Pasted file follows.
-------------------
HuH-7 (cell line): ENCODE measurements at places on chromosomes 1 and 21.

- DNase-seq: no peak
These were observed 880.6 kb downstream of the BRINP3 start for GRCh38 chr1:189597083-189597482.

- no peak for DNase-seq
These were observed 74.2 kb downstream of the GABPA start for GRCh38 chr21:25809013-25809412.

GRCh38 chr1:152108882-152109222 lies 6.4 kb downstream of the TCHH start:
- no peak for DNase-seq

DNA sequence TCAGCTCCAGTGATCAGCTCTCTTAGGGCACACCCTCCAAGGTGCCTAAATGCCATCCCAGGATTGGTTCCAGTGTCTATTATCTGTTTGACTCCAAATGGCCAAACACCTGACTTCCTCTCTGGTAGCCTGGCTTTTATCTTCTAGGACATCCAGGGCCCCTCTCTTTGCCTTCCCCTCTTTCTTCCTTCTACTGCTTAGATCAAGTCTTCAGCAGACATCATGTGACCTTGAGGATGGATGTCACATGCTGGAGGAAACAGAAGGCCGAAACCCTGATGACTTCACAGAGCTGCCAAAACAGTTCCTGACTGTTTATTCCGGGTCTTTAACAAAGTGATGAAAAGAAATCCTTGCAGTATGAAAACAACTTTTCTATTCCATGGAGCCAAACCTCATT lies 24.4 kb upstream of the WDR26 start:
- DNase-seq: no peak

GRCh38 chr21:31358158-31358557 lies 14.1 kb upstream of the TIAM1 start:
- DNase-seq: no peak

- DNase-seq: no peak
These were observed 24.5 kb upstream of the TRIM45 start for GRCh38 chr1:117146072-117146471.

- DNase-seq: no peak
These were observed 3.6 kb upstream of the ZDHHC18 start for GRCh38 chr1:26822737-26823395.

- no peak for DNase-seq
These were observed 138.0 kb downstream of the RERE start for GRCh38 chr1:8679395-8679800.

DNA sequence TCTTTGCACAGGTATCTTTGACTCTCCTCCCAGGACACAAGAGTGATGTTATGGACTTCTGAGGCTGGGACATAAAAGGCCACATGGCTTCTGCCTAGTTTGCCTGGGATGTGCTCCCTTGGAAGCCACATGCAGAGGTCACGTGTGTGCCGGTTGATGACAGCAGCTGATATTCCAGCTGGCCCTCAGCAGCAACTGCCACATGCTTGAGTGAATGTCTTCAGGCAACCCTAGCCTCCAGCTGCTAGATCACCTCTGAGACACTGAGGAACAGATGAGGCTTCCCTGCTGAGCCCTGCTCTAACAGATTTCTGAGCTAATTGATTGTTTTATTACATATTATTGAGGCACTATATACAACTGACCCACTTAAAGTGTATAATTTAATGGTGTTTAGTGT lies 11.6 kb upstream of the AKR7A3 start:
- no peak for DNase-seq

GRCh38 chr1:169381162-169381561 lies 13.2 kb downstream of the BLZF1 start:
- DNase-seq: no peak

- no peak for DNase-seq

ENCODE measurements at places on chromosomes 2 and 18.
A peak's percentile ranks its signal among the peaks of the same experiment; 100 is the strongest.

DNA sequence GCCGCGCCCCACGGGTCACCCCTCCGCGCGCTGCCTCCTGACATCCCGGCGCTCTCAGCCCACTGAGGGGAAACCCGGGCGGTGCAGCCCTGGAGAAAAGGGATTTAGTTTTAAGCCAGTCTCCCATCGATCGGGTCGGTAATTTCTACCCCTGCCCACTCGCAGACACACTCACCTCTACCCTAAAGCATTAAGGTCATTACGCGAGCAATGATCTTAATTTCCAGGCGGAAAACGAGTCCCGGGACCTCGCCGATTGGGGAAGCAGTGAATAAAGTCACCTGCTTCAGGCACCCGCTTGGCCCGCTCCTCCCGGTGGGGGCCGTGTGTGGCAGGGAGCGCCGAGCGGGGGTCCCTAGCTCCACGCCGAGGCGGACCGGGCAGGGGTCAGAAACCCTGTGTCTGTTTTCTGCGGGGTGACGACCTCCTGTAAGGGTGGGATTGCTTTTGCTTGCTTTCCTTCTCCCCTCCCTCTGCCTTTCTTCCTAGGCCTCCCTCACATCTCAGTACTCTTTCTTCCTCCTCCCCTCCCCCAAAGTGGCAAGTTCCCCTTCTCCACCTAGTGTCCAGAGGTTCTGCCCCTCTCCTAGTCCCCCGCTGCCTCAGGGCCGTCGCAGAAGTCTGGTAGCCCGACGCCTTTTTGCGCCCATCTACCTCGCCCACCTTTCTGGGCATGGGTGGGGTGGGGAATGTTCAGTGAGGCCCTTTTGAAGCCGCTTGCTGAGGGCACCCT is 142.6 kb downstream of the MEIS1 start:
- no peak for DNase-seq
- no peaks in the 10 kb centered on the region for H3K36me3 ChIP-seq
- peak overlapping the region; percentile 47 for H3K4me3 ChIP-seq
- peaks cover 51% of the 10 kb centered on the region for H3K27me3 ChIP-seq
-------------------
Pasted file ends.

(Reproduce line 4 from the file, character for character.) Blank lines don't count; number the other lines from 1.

- no peak for DNase-seq